Infrared Yellowstone Lesson Plans
We are used to seeing the world around us in visible light. However, there are many other types of light, including x-rays, gamma rays, ultraviolet, infrared, microwaves and radio waves, which we cannot see with our eyes. Each of these types of light gives us a unique view of the world around us. In this lesson we will examine infrared images take at Yellowstone National Park. All objects emit infrared. The amount of infrared emitted depends on the object's temperature. Hot objects emit more infrared than cold ones do. Infrared images give us special information that we cannot get from visible light pictures. In these lessons a special infrared camera was used to create infrared images which will be used to help students learn about infrared light. Infrared images of geothermal features and everyday objects will provide students with a unique and interesting view of the infrared world. In addition, the Infrared Yellowstone activities will give students a new perspective and new view of the interesting features of Yellowstone National Park.
In 1872 Yellowstone National Park was established as the world's first national park. It is located in northwest Wyoming and extends into Montana and Idaho. Covering 2,219,791 acres, it is about the size of Rhode Island and Delaware combined! Yellowstone National Park is in a huge volcanic basin which was the site of several massive volcanic eruptions, the last of which occurred about 600,000 years ago. Yellowstone National Park is a region of incredible beauty, abundant wildlife and amazing geothermal features. Among the geothermal features found in Yellowstone are numerous geysers, hot springs, bubbling mud pots, fumaroles and hot spring terraces. These features can be explored in a unique way through infrared imaging.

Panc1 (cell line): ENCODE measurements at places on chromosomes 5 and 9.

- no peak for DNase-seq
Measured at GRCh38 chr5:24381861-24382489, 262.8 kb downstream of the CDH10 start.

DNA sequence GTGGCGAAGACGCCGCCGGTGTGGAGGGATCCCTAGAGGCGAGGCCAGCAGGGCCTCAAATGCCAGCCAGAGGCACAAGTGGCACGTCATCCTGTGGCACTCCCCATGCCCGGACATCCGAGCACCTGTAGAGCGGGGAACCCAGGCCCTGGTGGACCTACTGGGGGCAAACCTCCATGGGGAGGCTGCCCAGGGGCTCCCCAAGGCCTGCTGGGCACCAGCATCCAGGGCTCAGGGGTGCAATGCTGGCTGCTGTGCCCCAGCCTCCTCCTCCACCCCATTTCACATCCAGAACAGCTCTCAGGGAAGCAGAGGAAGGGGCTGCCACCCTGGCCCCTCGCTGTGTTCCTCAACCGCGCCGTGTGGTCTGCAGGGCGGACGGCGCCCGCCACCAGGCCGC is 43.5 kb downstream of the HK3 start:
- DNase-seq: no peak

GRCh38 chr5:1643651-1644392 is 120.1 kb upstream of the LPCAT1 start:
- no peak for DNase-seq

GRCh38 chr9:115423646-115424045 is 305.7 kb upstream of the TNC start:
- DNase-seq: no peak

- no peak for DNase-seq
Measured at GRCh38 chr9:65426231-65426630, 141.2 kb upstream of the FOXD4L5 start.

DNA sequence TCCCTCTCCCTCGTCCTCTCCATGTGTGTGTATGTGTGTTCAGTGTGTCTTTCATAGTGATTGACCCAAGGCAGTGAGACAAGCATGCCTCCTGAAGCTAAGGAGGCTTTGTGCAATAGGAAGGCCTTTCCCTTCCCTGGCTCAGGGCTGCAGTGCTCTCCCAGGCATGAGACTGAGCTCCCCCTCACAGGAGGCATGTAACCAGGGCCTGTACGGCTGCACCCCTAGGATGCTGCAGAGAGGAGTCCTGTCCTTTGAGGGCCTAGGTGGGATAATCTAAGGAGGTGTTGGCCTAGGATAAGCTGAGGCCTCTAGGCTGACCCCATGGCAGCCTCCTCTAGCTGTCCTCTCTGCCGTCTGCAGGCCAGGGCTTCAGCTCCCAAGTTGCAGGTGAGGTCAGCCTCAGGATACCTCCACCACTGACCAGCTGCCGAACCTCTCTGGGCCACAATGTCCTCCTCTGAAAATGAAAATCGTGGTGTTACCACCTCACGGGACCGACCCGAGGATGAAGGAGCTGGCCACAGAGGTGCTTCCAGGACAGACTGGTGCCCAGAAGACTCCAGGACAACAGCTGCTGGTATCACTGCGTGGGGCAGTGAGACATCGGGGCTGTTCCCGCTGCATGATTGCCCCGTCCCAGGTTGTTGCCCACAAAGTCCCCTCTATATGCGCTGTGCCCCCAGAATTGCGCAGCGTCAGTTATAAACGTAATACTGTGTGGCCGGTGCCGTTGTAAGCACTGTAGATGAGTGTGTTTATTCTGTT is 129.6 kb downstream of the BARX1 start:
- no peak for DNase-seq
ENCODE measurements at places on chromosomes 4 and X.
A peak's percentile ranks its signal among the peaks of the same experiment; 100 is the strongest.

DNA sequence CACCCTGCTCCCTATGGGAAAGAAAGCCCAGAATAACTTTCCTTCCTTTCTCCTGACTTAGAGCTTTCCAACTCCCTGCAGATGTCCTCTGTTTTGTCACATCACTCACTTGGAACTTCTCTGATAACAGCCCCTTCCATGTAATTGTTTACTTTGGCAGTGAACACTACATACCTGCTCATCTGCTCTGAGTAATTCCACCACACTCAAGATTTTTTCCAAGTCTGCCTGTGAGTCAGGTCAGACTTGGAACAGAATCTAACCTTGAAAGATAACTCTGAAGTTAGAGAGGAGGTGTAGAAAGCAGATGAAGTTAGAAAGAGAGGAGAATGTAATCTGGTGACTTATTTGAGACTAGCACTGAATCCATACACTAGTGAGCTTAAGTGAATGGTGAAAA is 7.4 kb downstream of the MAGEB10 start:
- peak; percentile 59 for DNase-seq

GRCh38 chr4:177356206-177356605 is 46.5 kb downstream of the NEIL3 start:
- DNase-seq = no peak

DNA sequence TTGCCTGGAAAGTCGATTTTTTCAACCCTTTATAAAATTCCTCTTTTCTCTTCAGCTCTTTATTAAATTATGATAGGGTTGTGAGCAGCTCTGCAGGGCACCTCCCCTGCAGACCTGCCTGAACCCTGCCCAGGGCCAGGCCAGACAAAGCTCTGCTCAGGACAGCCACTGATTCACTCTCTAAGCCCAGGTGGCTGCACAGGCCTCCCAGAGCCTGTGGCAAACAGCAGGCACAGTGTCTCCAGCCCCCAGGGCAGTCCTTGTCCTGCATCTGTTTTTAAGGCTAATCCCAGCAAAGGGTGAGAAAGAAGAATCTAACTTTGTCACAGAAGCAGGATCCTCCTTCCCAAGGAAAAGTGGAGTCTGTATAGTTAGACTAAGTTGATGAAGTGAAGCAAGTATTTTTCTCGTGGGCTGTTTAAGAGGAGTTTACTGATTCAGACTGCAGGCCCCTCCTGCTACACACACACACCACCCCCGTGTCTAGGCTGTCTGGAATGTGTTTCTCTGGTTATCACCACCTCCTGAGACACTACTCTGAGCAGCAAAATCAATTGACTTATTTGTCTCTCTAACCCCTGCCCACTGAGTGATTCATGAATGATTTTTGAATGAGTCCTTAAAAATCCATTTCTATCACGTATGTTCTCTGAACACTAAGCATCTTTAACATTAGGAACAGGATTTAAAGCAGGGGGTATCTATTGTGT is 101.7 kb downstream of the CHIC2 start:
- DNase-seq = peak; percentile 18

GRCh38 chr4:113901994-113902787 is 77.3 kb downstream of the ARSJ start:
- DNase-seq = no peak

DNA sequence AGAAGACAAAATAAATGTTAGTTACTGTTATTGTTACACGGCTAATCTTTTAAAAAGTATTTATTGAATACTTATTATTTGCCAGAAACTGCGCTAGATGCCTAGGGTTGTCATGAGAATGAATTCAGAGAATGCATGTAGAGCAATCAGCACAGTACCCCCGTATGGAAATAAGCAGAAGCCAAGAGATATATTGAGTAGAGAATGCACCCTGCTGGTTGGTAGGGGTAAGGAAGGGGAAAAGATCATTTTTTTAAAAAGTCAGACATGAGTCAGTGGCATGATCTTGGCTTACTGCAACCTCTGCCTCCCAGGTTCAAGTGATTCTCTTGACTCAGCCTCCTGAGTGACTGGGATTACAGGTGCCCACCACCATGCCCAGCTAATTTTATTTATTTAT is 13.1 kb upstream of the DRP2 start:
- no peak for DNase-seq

Infrared images show the relative distribution of heat as a false color map and can reveal information not found in visible light images. By comparing and contrasting visible light images and infrared images, learners will discover the importance of using different regions of the electromagnetic spectrum to study objects. Though not expressed in this particular lesson, this infrared exploration can be extended into exploring additional applications of infrared imaging on Earth and in space. Viewing objects using different types of light gives us a more complete understanding of these objects.
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